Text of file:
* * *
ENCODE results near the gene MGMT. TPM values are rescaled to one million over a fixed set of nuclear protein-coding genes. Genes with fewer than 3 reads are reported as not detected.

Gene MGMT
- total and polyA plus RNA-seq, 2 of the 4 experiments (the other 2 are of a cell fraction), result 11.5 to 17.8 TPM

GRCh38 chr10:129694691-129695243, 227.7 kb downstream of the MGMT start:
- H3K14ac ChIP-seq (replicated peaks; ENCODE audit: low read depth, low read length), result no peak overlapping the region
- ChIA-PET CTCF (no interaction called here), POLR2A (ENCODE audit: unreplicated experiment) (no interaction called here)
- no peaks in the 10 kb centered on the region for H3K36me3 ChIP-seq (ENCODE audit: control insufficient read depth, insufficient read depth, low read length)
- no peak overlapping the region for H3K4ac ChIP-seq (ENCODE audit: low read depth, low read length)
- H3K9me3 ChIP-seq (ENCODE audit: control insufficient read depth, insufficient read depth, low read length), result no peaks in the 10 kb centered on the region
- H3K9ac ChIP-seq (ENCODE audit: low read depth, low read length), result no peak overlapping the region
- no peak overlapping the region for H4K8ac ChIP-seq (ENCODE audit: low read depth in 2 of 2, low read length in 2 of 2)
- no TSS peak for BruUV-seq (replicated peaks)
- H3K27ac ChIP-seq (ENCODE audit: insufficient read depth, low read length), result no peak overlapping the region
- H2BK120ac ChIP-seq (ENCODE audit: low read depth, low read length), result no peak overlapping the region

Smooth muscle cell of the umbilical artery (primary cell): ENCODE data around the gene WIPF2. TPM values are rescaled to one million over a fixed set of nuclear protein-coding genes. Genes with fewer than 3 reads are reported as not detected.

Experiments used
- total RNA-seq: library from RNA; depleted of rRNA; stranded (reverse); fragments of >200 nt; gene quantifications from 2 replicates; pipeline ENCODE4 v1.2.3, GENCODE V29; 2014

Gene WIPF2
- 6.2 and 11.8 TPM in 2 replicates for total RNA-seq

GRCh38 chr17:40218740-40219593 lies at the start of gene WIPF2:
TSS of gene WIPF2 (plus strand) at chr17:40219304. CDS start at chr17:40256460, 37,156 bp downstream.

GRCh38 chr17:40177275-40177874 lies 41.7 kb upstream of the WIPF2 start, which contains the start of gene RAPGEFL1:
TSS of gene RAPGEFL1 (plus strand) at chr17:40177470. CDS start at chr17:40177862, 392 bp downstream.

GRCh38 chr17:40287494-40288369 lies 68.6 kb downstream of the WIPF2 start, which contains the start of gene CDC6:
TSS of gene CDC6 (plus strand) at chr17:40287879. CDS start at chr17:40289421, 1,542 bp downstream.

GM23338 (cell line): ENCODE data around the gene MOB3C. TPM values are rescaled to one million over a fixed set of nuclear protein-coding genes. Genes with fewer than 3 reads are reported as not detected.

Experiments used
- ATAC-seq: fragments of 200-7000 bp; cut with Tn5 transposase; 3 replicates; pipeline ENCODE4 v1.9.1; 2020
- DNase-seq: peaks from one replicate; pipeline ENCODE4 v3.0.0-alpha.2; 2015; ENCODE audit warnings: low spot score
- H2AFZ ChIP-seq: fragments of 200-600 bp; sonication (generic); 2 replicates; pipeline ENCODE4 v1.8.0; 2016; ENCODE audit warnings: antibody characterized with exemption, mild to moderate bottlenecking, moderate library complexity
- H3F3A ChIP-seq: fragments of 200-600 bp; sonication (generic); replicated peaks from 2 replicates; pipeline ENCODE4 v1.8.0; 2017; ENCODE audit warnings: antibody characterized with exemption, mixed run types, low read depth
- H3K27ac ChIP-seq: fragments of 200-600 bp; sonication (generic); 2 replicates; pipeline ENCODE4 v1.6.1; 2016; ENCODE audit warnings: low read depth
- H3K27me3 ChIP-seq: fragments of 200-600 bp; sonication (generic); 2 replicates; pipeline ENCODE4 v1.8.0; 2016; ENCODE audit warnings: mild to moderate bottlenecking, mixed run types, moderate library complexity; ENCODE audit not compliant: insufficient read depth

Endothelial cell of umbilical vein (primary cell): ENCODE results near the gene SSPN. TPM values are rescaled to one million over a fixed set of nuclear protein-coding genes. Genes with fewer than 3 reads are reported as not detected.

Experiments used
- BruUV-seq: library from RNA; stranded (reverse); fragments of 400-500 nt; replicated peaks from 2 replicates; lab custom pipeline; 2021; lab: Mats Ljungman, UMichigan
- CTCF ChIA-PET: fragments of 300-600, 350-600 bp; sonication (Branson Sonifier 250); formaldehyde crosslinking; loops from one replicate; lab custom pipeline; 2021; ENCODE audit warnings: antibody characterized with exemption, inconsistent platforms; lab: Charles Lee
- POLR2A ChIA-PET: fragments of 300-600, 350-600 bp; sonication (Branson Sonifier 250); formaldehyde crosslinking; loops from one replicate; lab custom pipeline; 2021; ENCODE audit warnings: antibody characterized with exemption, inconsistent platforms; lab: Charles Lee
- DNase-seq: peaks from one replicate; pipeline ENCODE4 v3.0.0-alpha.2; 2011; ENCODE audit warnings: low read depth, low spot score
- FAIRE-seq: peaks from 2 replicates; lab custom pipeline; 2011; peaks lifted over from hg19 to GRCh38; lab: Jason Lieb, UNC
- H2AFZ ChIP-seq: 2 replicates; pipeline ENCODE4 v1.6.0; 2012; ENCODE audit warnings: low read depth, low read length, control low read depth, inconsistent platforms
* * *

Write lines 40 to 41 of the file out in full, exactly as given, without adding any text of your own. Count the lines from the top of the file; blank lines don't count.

- FAIRE-seq: peaks from 2 replicates; lab custom pipeline; 2011; peaks lifted over from hg19 to GRCh38; lab: Jason Lieb, UNC
- H2AFZ ChIP-seq: 2 replicates; pipeline ENCODE4 v1.6.0; 2012; ENCODE audit warnings: low read depth, low read length, control low read depth, inconsistent platforms